The view of business ethics that Christopher McMahon calls the “implicit morality of the market” and Joseph Heath calls the “market failures approach” has received a significant amount of recent attention. The idea of this view is that we can derive an ethics for market participants by thinking about the “point” of market activity, and asking what the world would have to be like for this point to be realized. While this view has been much-discussed, it is still not well-understood. This paper seeks to remedy this problem. I begin by showing, against some recent commentators, that McMahon’s view and Heath’s view are fundamentally the same. Second, I clarify the sense of “efficiency” at work in the market failures approach. Finally, I argue that, in its current form, this view has little relevance to the real world of business. I conclude by sketching two ways of modifying it to fit our world.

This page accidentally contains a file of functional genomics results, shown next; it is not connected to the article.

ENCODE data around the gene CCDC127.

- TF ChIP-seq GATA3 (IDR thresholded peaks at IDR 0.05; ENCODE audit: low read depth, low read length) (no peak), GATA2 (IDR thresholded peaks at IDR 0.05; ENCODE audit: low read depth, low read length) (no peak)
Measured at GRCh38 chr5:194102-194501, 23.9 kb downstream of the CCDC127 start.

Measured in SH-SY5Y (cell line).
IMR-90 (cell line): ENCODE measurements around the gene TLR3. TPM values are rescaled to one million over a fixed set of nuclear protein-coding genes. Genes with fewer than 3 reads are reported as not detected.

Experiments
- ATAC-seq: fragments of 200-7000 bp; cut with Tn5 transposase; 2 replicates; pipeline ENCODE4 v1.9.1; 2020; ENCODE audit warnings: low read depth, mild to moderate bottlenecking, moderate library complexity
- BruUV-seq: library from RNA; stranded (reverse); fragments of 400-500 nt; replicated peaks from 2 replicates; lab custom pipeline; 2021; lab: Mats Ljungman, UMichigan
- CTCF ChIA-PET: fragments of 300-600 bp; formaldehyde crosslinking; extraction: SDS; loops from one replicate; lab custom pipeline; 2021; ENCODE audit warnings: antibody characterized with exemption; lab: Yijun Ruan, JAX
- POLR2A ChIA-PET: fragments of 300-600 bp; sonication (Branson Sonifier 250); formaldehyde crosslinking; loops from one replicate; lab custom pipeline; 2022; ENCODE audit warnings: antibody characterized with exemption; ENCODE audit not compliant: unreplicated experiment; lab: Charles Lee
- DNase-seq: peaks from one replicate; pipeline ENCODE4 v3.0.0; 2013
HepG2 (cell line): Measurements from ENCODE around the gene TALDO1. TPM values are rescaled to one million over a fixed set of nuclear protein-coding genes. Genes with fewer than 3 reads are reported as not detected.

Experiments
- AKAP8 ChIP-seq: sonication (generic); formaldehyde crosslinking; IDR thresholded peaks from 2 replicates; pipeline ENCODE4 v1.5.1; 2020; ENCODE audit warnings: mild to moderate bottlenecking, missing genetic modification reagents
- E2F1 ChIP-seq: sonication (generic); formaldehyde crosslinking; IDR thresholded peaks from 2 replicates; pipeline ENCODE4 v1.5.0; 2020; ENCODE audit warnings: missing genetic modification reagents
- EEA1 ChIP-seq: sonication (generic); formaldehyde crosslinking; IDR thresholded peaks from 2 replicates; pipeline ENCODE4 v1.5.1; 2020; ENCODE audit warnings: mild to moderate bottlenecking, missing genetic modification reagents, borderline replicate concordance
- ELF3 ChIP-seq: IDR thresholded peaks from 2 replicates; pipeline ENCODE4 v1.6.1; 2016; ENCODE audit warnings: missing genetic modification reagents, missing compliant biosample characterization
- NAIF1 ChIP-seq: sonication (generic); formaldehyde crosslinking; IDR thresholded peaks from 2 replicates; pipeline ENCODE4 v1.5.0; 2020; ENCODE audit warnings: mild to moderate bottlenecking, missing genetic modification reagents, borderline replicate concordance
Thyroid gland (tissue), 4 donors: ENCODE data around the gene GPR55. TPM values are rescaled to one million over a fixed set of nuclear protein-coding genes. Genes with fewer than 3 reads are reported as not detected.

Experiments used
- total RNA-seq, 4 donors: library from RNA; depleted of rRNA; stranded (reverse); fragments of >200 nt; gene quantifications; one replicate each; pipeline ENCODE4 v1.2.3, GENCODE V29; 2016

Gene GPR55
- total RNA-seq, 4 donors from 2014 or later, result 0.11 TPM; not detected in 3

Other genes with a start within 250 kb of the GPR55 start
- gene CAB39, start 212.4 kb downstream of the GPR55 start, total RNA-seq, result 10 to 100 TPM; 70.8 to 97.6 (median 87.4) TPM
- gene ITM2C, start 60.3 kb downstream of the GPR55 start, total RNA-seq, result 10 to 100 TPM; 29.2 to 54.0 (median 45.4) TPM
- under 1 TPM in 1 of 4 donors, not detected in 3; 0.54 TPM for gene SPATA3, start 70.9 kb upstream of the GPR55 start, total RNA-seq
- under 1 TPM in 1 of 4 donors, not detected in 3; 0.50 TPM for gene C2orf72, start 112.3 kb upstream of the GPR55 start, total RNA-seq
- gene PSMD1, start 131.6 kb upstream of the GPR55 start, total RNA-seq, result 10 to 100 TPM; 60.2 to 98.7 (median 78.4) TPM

Efficiency Heath Ideal theory Market failures McMahon
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Versions of this paper were presented at Northeastern University, Queen’s University, TU Dortmund University, and the University of Pennsylvania. I thank those audiences for instructive feedback. Thanks also to Julian Jonker, Santiago Mejia, Christopher McMahon, Alan Strudler, and an anonymous reviewer for this journal for perceptive comments on a draft of this paper.
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Conflict of interest
The author declares that he has no conflict of interest.
Research Involving Human and Animal Rights
This article does not contain any studies with human participants or animals performed by any of the authors.
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